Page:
Terms and Definitions

Unfortunately, terminologies and criteria for defining alien plants with respect to their status have evolved differently in different parts of the world. Criteria for objective cate gorization are often complicated by complex human value systems. Plants encroaching in habitats in which they were not present before can be assessed from an ecological point of view (and termed colonizers) or from the biogeographi cal (invaders, or alien plants in a more general sense) or anthropocentric (termed weeds, pests, etc.) point of view. The biogeographical approach is preferred.

The status of a plant taxon in a given region is deter mined by (1) whether it is native or alien to that region (origin status); (2) when was it introduced (residence status); and (3) its degree of naturalization/invasion (invasion status). Defining the invasion status is the most complicated because there is a continuum of states. A theoretical framework with precise definition has been established to which real situations can be related.

Human activity is a key driver of invasions. An alien taxon is one that would not be present in the area had it not been its translocation by people; analogically, native taxa are those that would be present without human intervention. The invasion process comprises a sequence of barriers that a species must overcome (Figure 1). The geographical barrier between the region of origin and a target region is overcome with the help of humans. The second key principle is the ability to reproduce in the invaded region without the assistance of humans (or despite various human factors that potentially thwart reproduction). Successful reproduc tion is crucial; it separates casual alien species from naturalized or invasive species. Dispersal is another crucial prerequisite for invasion. Three categories of invasion status are distinguished: (1) casual alien plants - those that do not form self replacing populations in the invaded region and whose persistence depends on repeated introductions of propagules; (2) naturalized plants - those that sustain self replacing populations for several life cycles or a given period of time (say 10 years) without direct intervention by people; and (3) invasive plants - a subset of naturalized plants that produce reproductive offspring, often in very large numbers, at considerable distances from the parent plants and which have the potential to spread over large areas (Table 1).

If sufficient information is available, taxa can thus be labeled using reasonably objective criteria according to their position along the naturalization-invasion continuum (Figure 1). These definitions are based on measures of population growth and spread, and do not rely on the (usually) subjective assessment of impact. They capture ecological process that can be confirmed with simple mea surements. Application of this scheme will lead to uniformity and progress in understanding the processes driving invasions.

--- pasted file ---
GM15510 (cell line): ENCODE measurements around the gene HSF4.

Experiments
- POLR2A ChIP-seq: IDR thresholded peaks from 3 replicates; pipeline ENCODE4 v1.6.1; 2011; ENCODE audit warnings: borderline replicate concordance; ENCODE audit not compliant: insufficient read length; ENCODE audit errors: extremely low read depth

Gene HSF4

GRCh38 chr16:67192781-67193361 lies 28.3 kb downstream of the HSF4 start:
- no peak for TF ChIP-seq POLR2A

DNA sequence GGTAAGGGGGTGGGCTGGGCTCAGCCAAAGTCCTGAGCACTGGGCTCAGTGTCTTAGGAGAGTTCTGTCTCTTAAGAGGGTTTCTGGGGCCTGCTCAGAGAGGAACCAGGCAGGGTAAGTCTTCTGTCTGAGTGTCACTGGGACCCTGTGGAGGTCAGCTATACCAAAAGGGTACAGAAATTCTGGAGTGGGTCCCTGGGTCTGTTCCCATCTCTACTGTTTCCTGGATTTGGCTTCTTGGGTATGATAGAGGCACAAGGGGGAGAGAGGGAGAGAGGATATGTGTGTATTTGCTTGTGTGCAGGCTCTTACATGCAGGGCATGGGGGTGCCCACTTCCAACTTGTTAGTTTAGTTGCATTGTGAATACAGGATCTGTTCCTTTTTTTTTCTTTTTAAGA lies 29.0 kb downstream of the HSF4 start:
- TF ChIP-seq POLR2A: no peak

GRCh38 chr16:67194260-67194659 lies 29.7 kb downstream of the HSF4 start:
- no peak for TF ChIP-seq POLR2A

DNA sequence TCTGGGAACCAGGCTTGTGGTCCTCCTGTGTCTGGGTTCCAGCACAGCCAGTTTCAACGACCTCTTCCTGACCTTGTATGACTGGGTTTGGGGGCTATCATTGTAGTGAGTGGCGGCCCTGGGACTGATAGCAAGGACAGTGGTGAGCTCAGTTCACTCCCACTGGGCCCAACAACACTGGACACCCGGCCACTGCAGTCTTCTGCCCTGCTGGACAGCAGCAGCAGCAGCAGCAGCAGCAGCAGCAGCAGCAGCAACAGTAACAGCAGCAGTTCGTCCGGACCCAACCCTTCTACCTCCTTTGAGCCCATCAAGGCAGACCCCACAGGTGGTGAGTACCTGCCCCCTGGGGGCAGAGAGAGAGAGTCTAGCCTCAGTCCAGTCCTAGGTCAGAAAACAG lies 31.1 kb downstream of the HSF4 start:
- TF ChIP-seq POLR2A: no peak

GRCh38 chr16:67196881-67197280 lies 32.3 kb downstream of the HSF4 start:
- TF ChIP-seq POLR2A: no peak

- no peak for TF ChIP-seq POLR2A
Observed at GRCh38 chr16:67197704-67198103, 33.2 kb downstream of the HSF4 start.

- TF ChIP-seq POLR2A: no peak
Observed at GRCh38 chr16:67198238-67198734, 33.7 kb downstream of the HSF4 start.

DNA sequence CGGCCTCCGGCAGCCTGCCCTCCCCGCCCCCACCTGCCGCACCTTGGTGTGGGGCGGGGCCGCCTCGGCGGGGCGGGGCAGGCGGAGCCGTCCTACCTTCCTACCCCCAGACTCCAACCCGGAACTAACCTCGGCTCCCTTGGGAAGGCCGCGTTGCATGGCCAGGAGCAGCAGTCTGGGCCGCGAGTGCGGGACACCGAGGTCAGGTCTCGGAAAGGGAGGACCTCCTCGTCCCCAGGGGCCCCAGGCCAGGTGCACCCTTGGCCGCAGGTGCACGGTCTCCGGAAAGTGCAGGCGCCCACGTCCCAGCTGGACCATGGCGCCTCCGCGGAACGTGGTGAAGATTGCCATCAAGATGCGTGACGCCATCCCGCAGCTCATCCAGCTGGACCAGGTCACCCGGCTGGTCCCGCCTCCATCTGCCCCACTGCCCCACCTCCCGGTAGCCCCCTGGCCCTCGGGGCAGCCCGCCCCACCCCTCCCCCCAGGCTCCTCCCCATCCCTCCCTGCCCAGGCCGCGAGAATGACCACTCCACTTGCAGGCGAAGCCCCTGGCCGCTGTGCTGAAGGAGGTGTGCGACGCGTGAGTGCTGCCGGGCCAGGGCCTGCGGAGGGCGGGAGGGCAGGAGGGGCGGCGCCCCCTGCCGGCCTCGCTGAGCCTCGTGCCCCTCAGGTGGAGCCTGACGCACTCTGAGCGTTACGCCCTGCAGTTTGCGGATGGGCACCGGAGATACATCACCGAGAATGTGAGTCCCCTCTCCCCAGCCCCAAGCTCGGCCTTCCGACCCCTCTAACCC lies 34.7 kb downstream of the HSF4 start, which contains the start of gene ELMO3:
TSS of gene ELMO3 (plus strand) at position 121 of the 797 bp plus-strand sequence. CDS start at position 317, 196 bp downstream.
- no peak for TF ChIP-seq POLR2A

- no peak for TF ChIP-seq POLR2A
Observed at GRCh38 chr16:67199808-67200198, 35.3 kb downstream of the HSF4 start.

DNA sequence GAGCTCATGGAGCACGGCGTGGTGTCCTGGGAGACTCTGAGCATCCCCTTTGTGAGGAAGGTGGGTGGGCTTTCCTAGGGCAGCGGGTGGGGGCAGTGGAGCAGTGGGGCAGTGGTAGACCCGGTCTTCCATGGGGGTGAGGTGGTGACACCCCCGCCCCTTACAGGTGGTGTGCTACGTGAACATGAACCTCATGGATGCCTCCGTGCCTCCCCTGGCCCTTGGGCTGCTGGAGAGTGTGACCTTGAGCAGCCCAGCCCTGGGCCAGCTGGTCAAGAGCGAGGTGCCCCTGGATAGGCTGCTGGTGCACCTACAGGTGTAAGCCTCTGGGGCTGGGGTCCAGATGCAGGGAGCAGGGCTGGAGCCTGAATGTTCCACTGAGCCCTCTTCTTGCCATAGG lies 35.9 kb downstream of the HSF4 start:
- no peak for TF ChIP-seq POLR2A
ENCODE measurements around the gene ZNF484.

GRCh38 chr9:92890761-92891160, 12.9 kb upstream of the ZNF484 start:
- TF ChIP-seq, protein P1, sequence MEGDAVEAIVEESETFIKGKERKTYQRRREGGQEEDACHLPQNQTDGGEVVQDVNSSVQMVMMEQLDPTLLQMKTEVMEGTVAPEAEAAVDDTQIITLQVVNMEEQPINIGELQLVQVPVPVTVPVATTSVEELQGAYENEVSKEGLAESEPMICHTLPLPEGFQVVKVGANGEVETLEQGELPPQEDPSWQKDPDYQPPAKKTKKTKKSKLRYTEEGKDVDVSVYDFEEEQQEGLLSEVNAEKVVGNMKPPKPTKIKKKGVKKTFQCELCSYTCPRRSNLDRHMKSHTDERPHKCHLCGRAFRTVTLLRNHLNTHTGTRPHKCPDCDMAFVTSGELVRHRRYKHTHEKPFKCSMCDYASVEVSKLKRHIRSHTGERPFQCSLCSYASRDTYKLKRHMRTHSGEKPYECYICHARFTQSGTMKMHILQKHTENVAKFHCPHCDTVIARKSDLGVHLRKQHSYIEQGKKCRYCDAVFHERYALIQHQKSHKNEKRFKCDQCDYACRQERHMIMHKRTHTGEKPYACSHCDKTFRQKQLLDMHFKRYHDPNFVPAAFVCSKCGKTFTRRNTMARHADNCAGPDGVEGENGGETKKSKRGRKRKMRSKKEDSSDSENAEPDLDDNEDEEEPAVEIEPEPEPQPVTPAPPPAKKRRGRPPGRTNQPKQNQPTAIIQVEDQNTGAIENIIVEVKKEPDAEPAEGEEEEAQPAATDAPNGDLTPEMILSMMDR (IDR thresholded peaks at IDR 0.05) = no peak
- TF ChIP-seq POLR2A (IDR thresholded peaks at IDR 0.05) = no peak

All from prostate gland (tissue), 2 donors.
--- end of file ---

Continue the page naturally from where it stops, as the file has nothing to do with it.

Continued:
Residence status defines how long an alien species has been present in the region. In Europe, alien species are traditionally classified as archeophytes (introduced <1500; approximately corresponding with the discovery ofAmerica) and neophytes (introduced >1500). The separation between natives and archeophytes relies on a combination of paleo botanical, archeological, ecological, and historical evidence (archeophytes and neophytes are absent from the fossil record in the last glacial period, the late glacial, and the early post glacial). Archeophytes are often known from archeological evidence to have been present in prehistoric times. In other parts of the world, for example, Australia, a distinction is sometimes made between taxa that arrived before or after European colonization. In Hawaii and other Pacific Islands, alien species are sometimes categorized according to whether they were introduced by Polynesians before Captain James Cook's voyage in 1778, or later.

The term 'invasion' should be used only with reference to the dynamics of alien plants. For changes in distribution ranges of (native) plants after the retreat of glaciation, terms


Status of taxa





Figure 1 Schematic representation of the naturalization-invasion continuum. A species must firstly overcome major geographical barriers such as oceans, mountain ranges, deserts. If it also overcomes environmental barriers in the area of introduction (climate constraints, seed predation, etc.), it becomes a casual alien. To become naturalized, the species must also cope with reproductive barriers. Some species cannot reproduce because of absence of one sex (in the case of dioecious species, short intervals between disturbances that prevent them from producing ripe seeds, etc.). If the species is able to overcome dispersal barriers and environmental barriers from resident vegetation, it may become invasive. Naturalization, that is, the capability of forming self-sustaining populations without human nurturing, is a crucial step in the invasion process. Adapted from Richardson DM, Pyjsek P, Rejmanek M, et al. (2000) Naturalization and invasion of alien plants: Concepts and definitions. Diversity and Distributions 6: 93-107.